The federal government has proposed listing captive chimpanzees as endangered, which would increase protections for the animals, according to the U.S. Fish and Wildlife Service (FWS).
Wild chimpanzees have been listed as endangered since 1990, but captive chimps are listed as threatened, a designation that carries fewer protections. The agency said today (June 11) during a teleconference that the new proposed rule came about after they determined the Endangered Species Act (ESA) doesn't allow for wild and captive-held animals to have separate legal statuses, said Dan Ashe, director of the FWS, in the teleconference.
The agency also found that threats to chimpanzees have increased due to habitat loss, poaching and disease in the last 20 years, Ashe said. [ Image Gallery: Amazing Photos of Chimp Faces ]
"Finally this day has come," said British primatologist and legendary scientist Jane Goodall. "I think it shows there has been an awakening" about the plight of the chimpanzee, she added, during the teleconference.
The proposed rule would have implications for privately held chimpanzees and those used in animal testing. Any type of research involving chimpanzees will now require a permit, Ashe said. It would also restrict and require permits for the import, export and trade of the animals, he added.
"Chimpanzees are in trouble, in the wild and in captivity, and this elevation in their protected status is a critical tool in saving them and in assuring that our children grow up in a world where chimps still live in their native habitats," said Wayne Pacelle, president of the Humane Society of the United States, in a statement.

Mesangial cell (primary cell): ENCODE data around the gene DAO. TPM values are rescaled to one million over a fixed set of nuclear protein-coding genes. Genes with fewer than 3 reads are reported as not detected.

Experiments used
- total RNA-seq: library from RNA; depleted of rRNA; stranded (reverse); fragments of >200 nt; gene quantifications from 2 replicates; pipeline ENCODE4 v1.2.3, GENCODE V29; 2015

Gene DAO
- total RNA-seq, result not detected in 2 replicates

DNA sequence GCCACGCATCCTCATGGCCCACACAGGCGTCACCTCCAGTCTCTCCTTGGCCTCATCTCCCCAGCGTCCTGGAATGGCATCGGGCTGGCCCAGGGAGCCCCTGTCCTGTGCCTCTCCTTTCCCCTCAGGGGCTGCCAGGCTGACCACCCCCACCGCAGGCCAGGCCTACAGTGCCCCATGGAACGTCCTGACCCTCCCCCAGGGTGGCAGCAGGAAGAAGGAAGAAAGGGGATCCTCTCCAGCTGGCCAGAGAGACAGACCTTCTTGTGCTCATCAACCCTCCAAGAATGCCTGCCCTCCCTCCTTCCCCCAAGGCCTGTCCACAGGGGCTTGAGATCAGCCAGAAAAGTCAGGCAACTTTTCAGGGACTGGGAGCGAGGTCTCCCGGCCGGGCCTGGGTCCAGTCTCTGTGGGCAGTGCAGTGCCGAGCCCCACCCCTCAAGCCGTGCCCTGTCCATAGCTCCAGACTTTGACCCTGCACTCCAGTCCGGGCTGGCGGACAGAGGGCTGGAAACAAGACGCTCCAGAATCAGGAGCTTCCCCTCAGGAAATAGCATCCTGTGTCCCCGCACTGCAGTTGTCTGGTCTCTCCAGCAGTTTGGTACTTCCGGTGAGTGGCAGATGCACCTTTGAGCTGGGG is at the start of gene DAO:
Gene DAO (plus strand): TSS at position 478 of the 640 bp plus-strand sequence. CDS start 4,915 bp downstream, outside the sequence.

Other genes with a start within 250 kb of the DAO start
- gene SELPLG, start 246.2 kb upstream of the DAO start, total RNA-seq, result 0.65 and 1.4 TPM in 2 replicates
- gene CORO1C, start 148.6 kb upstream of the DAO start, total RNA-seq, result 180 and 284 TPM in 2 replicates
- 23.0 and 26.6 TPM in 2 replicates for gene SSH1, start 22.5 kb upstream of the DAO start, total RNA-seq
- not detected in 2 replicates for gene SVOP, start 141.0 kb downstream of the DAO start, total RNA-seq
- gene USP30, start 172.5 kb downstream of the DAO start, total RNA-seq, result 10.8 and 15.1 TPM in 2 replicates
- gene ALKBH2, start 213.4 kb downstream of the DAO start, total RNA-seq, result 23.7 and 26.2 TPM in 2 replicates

About 2,000 captive chimps currently reside in the United States, Goodall said.
This change would not automatically impact the use of chimpanzees in the entertainment industry, although that is "something we're interested in learning more about," Ashe said.
In 2010, the FWS received a legal petition from a variety of organizations, including the Jane Goodall Institute, to list all chimps as endangered, which led to a formal review of the status of chimpanzees under the ESA.
The newly proposed rule will be detailed in the Federal Register Wednesday (June 12) and will be open for public comment for 60 days. It will take approximately a year before the final rule is issued.
Chimpanzees have "helped us understand there's no sharp line between us and the other animals with which we share the planet," Goodall said.
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